‘Evening at the Talk House’ — theater review

Before “Evening at the Talk House” begins, audience members are offered snacks — marshmallows and gummy candies.

Too bad the play by Wallace Shawn  (“The Fever”), who’s part of a seven-actor ensemble that includes Matthew Broderick and “L.A. Law” alums Jill Eikenberry and Michael Tucker, doesn’t give you that much to chew on.

Set in the near-future, it imagines a not-so-pretty picture. Theater is practically kaput, elections are a bad joke and everyday citizens are employed by Uncle Sam to “target” (as in, kill) enemies. Oh, yeah, people are also being poisoned.

All that bubbles up when old friends and ex-colleagues who worked together on a hit drama gather to celebrate that show’s 10-year anniversary. And while Shawn’s play, seen in London in 2015, stirs up a bit of dread, especially considering current affairs, it’s played so bluntly that it’s not that disquieting.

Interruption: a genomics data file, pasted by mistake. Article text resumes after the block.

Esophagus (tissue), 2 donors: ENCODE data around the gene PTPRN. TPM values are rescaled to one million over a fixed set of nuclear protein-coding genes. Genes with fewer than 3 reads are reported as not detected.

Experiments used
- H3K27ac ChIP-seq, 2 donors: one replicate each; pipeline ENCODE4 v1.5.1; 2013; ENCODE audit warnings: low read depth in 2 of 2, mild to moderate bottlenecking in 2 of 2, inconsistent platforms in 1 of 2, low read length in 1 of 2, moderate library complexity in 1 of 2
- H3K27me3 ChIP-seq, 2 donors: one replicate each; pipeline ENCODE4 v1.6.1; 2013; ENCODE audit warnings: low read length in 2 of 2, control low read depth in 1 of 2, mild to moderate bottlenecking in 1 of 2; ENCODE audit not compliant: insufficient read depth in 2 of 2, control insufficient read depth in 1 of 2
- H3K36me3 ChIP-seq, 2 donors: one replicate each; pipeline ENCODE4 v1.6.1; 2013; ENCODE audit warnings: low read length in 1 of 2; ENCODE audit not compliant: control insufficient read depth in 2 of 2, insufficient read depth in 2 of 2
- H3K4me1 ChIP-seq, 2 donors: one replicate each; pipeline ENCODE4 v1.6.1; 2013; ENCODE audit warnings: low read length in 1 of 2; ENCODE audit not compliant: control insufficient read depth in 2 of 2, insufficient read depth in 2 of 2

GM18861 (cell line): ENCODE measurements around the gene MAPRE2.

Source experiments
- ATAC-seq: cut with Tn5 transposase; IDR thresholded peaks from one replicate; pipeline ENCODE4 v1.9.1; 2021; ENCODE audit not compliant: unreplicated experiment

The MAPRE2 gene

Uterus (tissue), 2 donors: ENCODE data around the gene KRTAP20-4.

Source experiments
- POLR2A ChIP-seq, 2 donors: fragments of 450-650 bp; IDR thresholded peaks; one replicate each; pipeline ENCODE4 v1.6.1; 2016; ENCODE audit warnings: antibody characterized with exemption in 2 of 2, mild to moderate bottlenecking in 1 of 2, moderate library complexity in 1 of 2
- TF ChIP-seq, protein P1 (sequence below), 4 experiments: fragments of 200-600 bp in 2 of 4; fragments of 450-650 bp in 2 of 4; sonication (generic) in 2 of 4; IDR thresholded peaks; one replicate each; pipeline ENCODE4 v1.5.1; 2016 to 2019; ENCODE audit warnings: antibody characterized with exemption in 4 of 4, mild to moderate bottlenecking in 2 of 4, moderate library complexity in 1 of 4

Talk turns dark, literally and figuratively for Matthew Broderick and Annapurna Sriram in “Evening at the Talk House."

Talk turns dark, literally and figuratively for Matthew Broderick and Annapurna Sriram in “Evening at the Talk House.”

(Monique Carboni)

Under the direction of Scott Elliott, performances in this New Group show are mostly fine, but Broderick struggles to sound like just a regular guy talking in the show’s long opening monologue.

The physical production also nags. The Talk House has seen better days, so it’s said. Yet the couch, chairs and ottomans in the place appear to have been purchased yesterday. Furnishings, like the talk in this house, could have been more lived-in.

Send a Letter to the Editor

Join the Conversation:
facebook
Tweet

Music_Arts Rss